Now if we could just get the Press Release for the Canon 5D Mk II (or 7D or whatever the new full-frame is called) and the Sony A900 (24 megapixel full-frame) we would have most of the big gun announcements expected at Photokina. There are also some rumors of a Pentax full-frame for Photokina which come and go.
  • foolsgambit11 - Thursday, August 28, 2008 - link

    Maybe I'm in the minority. I just think this should be a DailyTech article, and when you get your hands on a camera, you can do a full prerelease review on AnandTech. I'm not used to seeing full press releases about new CPUs, GPU, chipsets, monitors, or cases, for example, as articles on AnandTech.

    Or maybe I'm just not paying enough attention.
  • Lord 666 - Wednesday, August 27, 2008 - link

    I'm curious why Wes included a picture of the LCD protective cover. Reply
  • Wesley Fink - Wednesday, August 27, 2008 - link

    Just to let you know the LCD cover is STILL included in the D90 package :)

    Nikon still provides them for free, Canon doesn't provide one, and Sony will sell you one.
  • strikeback03 - Thursday, August 28, 2008 - link

    The Canon cover is built in. Should you break it, costs about $15 and takes about 3 minutes to replace. So handy in that it can't be lost, but a problem if you break them often. Reply
  • ncage - Wednesday, August 27, 2008 - link

    I definitely going to give this camera a hard look when it comes out. The kit lens it comes with will probably be a good deal for the price (VRII & ultra zoom) but just don't expect it to rival nikon pro lenses in image quality and its a relatively slow lens. The LCD is very nice it seems. I love the dust reduction thing. It won't totally eliminate dust but it should help. They did come out with some features i REALLY don't care about. Like the video feature. A SLR is made to take pictures. If i want video then i will get a video camera. I'm also not big on "live view (eventhough it seems like most cameras have it now).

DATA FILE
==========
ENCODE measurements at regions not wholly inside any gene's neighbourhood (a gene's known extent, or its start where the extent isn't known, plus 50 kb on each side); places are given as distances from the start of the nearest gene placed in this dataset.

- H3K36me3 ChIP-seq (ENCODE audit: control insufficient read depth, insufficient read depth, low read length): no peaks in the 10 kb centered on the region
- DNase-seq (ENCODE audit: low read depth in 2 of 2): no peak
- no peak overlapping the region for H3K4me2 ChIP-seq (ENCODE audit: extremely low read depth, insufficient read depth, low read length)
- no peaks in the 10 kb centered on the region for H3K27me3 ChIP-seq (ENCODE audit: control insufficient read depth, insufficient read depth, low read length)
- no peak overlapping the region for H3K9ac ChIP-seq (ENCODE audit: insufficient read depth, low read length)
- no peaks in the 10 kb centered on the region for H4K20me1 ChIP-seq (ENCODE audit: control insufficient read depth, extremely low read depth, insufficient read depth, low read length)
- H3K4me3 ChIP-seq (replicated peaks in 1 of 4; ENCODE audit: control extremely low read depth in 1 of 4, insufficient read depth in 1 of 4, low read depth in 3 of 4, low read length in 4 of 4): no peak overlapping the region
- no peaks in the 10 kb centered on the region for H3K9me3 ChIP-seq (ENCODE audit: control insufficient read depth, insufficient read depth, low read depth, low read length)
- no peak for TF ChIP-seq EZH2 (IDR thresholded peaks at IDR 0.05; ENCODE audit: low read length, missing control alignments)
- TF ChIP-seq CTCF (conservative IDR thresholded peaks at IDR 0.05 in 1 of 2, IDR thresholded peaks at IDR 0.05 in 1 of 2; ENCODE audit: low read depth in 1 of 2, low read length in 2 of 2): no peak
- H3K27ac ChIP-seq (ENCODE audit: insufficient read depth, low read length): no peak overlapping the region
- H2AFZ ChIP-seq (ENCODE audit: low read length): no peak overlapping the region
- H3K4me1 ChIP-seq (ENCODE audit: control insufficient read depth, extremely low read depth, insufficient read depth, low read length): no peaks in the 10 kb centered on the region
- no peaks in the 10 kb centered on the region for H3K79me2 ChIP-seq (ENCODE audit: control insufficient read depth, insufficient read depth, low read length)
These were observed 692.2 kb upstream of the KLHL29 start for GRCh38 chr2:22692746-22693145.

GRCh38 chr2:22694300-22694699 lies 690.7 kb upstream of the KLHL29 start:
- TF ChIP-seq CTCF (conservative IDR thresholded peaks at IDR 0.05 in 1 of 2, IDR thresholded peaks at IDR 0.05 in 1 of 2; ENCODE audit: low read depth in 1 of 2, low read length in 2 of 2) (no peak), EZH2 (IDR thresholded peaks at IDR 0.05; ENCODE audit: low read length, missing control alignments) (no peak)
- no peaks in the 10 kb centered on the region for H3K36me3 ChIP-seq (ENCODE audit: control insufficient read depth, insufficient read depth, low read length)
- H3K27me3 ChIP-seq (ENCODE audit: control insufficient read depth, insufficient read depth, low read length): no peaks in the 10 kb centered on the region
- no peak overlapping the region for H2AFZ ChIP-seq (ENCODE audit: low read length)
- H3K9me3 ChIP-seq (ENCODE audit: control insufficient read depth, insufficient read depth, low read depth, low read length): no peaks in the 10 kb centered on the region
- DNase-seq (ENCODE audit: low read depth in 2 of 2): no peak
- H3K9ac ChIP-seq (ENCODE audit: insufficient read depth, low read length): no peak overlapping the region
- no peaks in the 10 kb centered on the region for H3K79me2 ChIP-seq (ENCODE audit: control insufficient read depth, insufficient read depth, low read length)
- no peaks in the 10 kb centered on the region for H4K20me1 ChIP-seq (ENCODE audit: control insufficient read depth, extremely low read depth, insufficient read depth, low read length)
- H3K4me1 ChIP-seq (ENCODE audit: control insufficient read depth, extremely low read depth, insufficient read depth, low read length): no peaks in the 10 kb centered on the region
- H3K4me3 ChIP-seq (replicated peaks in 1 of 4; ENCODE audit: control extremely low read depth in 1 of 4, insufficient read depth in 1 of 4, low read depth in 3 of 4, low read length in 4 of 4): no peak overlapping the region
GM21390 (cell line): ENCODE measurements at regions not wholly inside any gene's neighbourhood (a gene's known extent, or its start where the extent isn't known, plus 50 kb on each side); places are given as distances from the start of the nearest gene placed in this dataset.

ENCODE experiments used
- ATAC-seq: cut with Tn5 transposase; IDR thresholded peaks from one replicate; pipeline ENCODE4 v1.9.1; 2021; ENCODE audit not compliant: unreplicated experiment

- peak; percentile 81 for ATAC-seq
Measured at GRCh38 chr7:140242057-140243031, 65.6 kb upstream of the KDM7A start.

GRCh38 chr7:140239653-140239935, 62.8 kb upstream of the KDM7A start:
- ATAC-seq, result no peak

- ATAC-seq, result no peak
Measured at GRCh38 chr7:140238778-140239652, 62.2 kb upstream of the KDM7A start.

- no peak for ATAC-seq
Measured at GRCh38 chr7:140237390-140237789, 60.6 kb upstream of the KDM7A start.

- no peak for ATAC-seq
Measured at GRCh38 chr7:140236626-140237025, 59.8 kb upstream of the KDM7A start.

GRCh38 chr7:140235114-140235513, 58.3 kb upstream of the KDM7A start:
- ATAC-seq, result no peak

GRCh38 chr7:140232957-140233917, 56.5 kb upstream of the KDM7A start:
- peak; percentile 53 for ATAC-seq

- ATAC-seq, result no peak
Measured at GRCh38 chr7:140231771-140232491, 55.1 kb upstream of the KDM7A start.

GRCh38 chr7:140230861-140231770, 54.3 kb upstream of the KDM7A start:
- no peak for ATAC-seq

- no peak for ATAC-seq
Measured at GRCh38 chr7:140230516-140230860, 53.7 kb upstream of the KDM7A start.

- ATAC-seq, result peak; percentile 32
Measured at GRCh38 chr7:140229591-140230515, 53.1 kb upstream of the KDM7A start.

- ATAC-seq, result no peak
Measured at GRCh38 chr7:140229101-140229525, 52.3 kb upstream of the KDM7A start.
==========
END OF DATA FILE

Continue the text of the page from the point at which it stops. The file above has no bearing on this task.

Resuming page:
Here is what its missing that i think it SHOULD have. First is an integrated GPS. it kind of sucks you have to buy it as an accessory and what if you want to use the external fill flash at the same time? I want VR built into the body like sony does on their alpha lines. Yes VR in the body is not as good as VR on the lenses but it definitly helps. So for things you need that "Extra" bit of reduction that a lens would give you then get a VR lens but VR in the body would help with every lens you have. This is one of the biggest features i really wanted but instead they add things like video that most serious photographers really don't care about. The focusing system is kind of a bummer too. The center focus point is the only one that has dual light sensors in it (vertical and horizontal). This means all the other focusing points will have poorer low light performance. You will have to step up to the D300 for that.

    Ya i'm definitly going to give this a camera a hard look after it comes out and has some through reviews (dpreview). I'm curious how the image quality compares to the D300. I also will look to see if the price of the D300/D700 drops that much. The d700 might drop if canon comes out with a new version of the 5D at photokina next month. D700 is actually my dream camera body because of the full format sensor but its out of my price range at the moment.

  • JarredWalton - Wednesday, August 27, 2008 - link

    While including a movie mode isn't the greatest thing ever, the fact that this is a 24FPS 720P movie mode is certainly impressive. I do on occasion like to record a video of something, and cell phone cameras absolutely suck while even the better P&S cameras leave a lot to be desired in recording video. How does everything else work? Well, I'm in no rush to upgrade DSLRs anyway - still using an XTi. Reply